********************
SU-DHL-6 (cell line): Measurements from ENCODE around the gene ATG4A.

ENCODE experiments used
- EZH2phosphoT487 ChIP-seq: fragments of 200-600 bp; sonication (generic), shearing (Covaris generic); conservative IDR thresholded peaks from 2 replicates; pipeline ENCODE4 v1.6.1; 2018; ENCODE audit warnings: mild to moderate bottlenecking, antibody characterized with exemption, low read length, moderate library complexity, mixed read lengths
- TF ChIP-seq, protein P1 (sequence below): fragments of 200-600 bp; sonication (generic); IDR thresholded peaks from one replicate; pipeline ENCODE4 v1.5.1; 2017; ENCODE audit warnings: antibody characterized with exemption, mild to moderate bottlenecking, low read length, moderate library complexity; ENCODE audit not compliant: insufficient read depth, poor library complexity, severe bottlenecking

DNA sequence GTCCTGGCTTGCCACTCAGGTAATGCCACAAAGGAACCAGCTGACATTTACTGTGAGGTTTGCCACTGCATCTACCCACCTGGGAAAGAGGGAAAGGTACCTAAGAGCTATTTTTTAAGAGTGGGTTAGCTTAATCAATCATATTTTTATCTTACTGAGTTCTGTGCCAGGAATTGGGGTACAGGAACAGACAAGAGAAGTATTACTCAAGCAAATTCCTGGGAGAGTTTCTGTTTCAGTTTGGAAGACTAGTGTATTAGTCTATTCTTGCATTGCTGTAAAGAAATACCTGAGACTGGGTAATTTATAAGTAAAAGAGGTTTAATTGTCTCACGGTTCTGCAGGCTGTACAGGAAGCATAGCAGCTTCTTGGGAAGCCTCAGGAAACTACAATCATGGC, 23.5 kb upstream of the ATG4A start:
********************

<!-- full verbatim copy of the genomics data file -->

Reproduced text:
SU-DHL-6 (cell line): Measurements from ENCODE around the gene ATG4A.

ENCODE experiments used
- EZH2phosphoT487 ChIP-seq: fragments of 200-600 bp; sonication (generic), shearing (Covaris generic); conservative IDR thresholded peaks from 2 replicates; pipeline ENCODE4 v1.6.1; 2018; ENCODE audit warnings: mild to moderate bottlenecking, antibody characterized with exemption, low read length, moderate library complexity, mixed read lengths
- TF ChIP-seq, protein P1 (sequence below): fragments of 200-600 bp; sonication (generic); IDR thresholded peaks from one replicate; pipeline ENCODE4 v1.5.1; 2017; ENCODE audit warnings: antibody characterized with exemption, mild to moderate bottlenecking, low read length, moderate library complexity; ENCODE audit not compliant: insufficient read depth, poor library complexity, severe bottlenecking

DNA sequence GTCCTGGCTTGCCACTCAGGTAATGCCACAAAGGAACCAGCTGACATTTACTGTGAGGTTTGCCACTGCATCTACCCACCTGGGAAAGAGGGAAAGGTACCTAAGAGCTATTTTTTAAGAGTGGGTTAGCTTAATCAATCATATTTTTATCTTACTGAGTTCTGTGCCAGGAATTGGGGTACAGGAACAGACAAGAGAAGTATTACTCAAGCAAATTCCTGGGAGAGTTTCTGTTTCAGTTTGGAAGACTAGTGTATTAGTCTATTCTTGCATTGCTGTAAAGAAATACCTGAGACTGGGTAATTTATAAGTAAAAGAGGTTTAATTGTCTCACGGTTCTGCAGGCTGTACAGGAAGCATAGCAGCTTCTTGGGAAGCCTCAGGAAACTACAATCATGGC, 23.5 kb upstream of the ATG4A start: